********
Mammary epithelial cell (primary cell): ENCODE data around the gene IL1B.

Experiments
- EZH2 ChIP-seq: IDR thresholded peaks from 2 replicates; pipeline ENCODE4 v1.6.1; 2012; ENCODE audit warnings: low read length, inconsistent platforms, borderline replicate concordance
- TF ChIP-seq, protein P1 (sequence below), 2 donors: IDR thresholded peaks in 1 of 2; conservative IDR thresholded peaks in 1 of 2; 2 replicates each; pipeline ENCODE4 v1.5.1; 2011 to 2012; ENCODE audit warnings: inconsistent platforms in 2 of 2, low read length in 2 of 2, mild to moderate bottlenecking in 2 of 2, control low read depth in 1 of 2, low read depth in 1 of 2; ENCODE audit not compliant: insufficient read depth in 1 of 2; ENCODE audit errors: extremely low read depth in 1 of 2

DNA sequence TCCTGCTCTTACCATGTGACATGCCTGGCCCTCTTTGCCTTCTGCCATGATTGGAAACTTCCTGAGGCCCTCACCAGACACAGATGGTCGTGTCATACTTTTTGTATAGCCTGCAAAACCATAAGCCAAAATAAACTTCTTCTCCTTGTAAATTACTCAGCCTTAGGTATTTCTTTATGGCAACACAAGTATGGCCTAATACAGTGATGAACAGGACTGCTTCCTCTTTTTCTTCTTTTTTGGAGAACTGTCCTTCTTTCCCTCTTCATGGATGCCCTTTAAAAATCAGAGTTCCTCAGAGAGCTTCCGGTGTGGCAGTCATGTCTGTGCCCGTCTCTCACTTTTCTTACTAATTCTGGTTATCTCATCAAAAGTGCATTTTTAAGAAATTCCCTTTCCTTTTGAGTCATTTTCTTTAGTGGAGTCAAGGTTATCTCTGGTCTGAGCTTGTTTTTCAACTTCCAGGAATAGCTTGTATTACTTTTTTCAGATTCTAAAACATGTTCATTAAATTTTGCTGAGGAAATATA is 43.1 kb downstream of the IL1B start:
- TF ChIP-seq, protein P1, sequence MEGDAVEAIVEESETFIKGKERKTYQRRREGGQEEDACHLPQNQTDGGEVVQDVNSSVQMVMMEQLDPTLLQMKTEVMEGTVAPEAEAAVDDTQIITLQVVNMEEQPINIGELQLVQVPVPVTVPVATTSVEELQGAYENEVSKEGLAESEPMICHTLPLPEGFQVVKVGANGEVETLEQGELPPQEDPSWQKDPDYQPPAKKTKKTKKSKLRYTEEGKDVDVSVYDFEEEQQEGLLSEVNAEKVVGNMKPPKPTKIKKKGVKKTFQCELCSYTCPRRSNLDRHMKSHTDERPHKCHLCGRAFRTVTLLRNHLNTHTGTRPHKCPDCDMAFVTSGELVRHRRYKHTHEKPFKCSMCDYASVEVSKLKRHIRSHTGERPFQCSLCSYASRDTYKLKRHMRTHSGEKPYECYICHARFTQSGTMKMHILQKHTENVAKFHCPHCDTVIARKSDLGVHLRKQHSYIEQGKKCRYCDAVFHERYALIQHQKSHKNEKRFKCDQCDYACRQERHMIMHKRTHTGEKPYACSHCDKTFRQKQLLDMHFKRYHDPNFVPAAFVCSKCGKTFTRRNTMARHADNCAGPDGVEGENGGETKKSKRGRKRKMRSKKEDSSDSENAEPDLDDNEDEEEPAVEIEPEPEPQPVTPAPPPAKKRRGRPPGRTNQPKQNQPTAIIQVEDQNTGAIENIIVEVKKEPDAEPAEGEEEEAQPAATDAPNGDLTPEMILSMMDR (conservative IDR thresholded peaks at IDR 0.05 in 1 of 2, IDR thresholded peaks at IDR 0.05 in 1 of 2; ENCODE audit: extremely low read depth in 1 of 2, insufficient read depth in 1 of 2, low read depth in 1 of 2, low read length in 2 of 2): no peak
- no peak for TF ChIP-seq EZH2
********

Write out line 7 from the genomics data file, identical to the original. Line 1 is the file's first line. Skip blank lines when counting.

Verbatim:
- no peak for TF ChIP-seq EZH2